Earlier this week, the newly appointed Governor of the Reserve Bank, John Mangudya, quietly released his first monetary policy statement.
The lengthy document touched on many issues including the functions of the Reserve Bank of Zimbabwe (RBZ) under the ‘multi-currency system’, an unorthodox monetary regime under which specified foreign currencies are officially accepted as legal tender.
RBZ’s role was spelt out as being the banker to the government, regulator of financial institutions, manager of exchange control and lender of last resort.
What was conspicuously vague in the statement is how exactly the central bank will directly influence the price and quantity of money in the economy.
Since the classic definition of monetary policy refers to the actions of a central bank to influence interest rates and money supply, effectively the RBZ said little about monetary policy. One cannot fault the central bank for this anomaly.
It is an expected consequence of using other countries’ currencies. In a normal setup, the central bank’s ability to implement monetary policy rests on the fact that it is the issuer of the money in the first place.
Since for now the RBZ has given up this role by adopting a multi-currency regime which relies on other countries’ currencies, it is hamstrung from acting in the usual way.
Normally, a central bank would buy or sell short-term government bonds, thus increasing, or decreasing, money available to the banking system and the wider economy.
In our case the option of buying bonds is not available as the central bank simply does not have the money. Selling bonds is also to a great extent not tenable.
Government bonds should normally be readily acceptable at low interest rates as they are considered free of default risk. After all, since the central bank is the issuer of money, in the worst case scenario it can always just print the money required to settle the bonds on maturity.
In Zimbabwe, this risk-free tag does not apply because the bonds would be denominated in foreign currency which the RBZ cannot print to meet payments on maturity. For this reason there has been a general reluctance amongst financial institutions to take up government paper.
A case in point is the treasury bills issued to settle RBZ’s debt to Meikles Limited. The company has reportedly been having difficulties in selling the bills in the market.
In the absence of the traditional tools of monetary policy, the RBZ statement centred on other means to help improve the tight liquidity situation in the country. Because the economy uses foreign currency, the only available sources of money supply are outside sources.
Specifically, to increase the supply of money in the country one would need to improve the export earnings, increase foreign investment, solicit more donor funds or attract more diaspora remittances.
A list of what the monetary policy statement called ‘policy advice’ was given. Included in it was the need to increase foreign direct investment and improve on clarity of investment regulations.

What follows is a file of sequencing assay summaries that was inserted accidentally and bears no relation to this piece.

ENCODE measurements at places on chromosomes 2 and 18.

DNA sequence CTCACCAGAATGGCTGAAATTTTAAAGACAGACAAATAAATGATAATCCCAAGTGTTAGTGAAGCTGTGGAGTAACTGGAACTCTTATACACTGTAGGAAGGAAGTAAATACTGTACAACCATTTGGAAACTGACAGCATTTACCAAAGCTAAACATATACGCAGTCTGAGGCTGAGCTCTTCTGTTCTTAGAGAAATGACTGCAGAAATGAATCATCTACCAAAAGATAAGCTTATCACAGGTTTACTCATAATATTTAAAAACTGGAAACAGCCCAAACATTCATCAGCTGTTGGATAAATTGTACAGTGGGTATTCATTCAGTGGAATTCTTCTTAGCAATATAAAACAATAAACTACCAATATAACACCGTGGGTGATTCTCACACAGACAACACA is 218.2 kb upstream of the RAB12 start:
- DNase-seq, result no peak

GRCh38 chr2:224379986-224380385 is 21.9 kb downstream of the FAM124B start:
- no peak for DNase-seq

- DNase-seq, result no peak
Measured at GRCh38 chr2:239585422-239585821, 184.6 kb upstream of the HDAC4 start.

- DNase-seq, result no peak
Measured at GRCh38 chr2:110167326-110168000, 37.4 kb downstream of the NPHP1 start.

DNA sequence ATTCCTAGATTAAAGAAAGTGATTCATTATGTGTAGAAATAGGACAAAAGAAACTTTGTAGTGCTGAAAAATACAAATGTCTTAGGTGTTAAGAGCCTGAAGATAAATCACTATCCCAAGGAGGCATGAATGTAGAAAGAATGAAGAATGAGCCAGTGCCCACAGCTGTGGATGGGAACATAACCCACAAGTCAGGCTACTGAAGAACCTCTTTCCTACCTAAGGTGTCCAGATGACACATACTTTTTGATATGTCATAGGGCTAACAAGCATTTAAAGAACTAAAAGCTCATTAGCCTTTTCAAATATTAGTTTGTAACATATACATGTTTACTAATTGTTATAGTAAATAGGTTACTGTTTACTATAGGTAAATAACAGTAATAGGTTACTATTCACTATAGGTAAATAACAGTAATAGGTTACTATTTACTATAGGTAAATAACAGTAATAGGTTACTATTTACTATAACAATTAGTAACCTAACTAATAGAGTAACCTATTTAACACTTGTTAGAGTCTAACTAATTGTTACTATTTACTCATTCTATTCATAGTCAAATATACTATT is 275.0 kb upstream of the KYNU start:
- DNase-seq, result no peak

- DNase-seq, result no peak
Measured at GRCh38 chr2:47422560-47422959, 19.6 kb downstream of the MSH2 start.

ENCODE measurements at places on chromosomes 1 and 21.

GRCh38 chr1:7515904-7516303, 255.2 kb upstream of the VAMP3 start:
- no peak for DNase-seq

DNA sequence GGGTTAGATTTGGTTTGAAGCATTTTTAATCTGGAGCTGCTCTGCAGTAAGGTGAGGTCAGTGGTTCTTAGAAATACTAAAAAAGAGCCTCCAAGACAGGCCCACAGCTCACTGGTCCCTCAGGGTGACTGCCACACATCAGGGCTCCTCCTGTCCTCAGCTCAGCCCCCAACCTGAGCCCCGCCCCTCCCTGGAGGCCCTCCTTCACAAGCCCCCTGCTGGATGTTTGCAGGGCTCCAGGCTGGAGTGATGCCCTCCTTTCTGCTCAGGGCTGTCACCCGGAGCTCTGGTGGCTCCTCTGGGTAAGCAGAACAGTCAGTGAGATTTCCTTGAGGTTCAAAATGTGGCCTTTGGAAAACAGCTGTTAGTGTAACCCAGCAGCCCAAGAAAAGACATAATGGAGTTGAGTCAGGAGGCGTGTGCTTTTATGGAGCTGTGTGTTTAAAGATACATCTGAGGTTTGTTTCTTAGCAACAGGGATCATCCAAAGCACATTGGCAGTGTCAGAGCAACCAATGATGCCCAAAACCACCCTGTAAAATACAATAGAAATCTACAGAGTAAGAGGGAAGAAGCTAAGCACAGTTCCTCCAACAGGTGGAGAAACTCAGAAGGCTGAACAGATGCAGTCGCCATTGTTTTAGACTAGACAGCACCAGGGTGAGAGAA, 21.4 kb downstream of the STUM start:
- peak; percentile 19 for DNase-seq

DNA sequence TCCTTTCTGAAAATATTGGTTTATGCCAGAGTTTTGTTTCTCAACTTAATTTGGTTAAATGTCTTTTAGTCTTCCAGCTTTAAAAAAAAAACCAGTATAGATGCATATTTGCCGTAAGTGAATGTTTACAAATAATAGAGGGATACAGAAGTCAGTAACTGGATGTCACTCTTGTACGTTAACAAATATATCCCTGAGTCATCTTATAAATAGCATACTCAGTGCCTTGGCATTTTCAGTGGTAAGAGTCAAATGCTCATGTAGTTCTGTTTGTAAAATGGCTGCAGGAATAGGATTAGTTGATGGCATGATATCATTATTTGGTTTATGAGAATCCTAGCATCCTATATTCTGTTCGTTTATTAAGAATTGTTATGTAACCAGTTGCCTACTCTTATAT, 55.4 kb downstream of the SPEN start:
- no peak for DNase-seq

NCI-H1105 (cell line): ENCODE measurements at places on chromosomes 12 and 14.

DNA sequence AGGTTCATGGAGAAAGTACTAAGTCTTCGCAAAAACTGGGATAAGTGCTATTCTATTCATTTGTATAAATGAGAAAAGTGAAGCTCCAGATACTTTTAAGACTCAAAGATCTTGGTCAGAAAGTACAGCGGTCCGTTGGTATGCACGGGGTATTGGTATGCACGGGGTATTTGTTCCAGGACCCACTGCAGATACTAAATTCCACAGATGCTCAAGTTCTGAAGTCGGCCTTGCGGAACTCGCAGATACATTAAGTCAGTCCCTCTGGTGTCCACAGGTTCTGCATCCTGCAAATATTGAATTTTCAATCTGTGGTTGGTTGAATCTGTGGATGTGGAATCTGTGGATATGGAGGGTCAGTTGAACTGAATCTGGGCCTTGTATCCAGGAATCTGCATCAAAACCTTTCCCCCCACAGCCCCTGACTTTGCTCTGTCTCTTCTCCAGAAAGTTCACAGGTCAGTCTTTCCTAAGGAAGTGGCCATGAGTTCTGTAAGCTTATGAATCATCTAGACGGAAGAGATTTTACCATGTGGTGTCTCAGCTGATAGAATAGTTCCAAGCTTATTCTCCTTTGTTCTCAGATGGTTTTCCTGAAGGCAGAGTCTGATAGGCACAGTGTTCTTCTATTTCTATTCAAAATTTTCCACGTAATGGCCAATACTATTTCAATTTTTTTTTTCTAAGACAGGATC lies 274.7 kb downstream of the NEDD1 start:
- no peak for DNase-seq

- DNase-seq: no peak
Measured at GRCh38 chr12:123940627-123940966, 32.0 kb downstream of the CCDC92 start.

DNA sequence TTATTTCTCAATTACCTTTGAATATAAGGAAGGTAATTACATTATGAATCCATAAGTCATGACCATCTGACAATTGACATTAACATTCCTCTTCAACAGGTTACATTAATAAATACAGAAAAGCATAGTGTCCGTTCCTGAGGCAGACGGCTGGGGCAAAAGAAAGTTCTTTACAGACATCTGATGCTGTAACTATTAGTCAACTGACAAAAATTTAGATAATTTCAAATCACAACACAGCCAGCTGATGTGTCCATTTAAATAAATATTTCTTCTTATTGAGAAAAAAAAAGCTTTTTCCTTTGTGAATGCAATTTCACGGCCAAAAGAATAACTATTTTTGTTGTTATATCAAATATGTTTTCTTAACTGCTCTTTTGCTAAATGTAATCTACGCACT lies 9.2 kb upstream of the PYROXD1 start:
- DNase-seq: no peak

Indigenisation, one of the controversial policies blamed for dissuading foreigners from investing in Zimbabwe, was discussed. While the monetary policy statement called for more clarity on the policy, it failed to acknowledge that, clarity aside, the policy does just not appeal to investors.
Perhaps one reality that most Zimbabweans are reluctant to face is that having your own currency allows you certain flexibility, policy-wise. Hyperinflation left most people in the country with a deep distrust of the monetary authority and it will take time for this stance to soften.
When it does, Zimbabwe will need to re-introduce its own currency. This exercise is perhaps best done in phases and may have to involve running a parallel system for a while.
Once confidence is restored, the RBZ can then go on to carry out appropriate monetary policy necessary for creating liquidity and stimulating growth while keeping inflation in check.
Aside from restoring the central bank’s ability to implement monetary policy, the goal of increasing foreign currency inflows should still be pursued. Zimbabwe remains heavily reliant on imports even for basic foodstuffs.
This situation will need to change because in the long term it is not sustainable. Exports and tourist earnings must be increased. Investment inflows will also have to improve. Capital inflows can help jumpstart the economy, as has been happening in neighbouring countries such as Mozambique and Zambia.
In the short term even donor funds should be a focus point. Donors typically put money directly into areas such as education and health. This allows government to concentrate expenditure on other areas. In the long run however the hope is that we do not remain a country that survives on hand-outs.
In conclusion, the recently released monetary policy statement exposed the limitations of the multi-currency system. Although it allowed for an immediate return of stability after hyperinflation, it is at best a stop-gap measure that will eventually have to be let go of. Short of that the institutions that are responsible for driving policy, such as the RBZ, will continue to be incapacitated.